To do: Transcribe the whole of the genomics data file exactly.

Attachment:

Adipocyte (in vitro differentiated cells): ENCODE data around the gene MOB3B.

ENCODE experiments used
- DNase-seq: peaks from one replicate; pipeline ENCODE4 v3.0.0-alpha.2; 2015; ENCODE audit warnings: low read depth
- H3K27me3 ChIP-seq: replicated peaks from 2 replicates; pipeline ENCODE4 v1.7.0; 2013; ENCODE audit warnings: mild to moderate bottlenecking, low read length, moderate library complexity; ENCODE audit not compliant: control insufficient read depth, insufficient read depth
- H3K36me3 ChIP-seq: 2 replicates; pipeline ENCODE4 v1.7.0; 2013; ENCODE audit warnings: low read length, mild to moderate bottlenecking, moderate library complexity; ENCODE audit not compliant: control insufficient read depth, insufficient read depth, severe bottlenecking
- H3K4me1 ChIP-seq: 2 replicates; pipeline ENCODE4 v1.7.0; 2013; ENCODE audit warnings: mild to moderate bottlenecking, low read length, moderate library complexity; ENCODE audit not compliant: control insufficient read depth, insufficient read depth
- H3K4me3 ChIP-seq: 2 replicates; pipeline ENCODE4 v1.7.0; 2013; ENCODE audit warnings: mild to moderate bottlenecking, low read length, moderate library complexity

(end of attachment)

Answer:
Adipocyte (in vitro differentiated cells): ENCODE data around the gene MOB3B.

ENCODE experiments used
- DNase-seq: peaks from one replicate; pipeline ENCODE4 v3.0.0-alpha.2; 2015; ENCODE audit warnings: low read depth
- H3K27me3 ChIP-seq: replicated peaks from 2 replicates; pipeline ENCODE4 v1.7.0; 2013; ENCODE audit warnings: mild to moderate bottlenecking, low read length, moderate library complexity; ENCODE audit not compliant: control insufficient read depth, insufficient read depth
- H3K36me3 ChIP-seq: 2 replicates; pipeline ENCODE4 v1.7.0; 2013; ENCODE audit warnings: low read length, mild to moderate bottlenecking, moderate library complexity; ENCODE audit not compliant: control insufficient read depth, insufficient read depth, severe bottlenecking
- H3K4me1 ChIP-seq: 2 replicates; pipeline ENCODE4 v1.7.0; 2013; ENCODE audit warnings: mild to moderate bottlenecking, low read length, moderate library complexity; ENCODE audit not compliant: control insufficient read depth, insufficient read depth
- H3K4me3 ChIP-seq: 2 replicates; pipeline ENCODE4 v1.7.0; 2013; ENCODE audit warnings: mild to moderate bottlenecking, low read length, moderate library complexity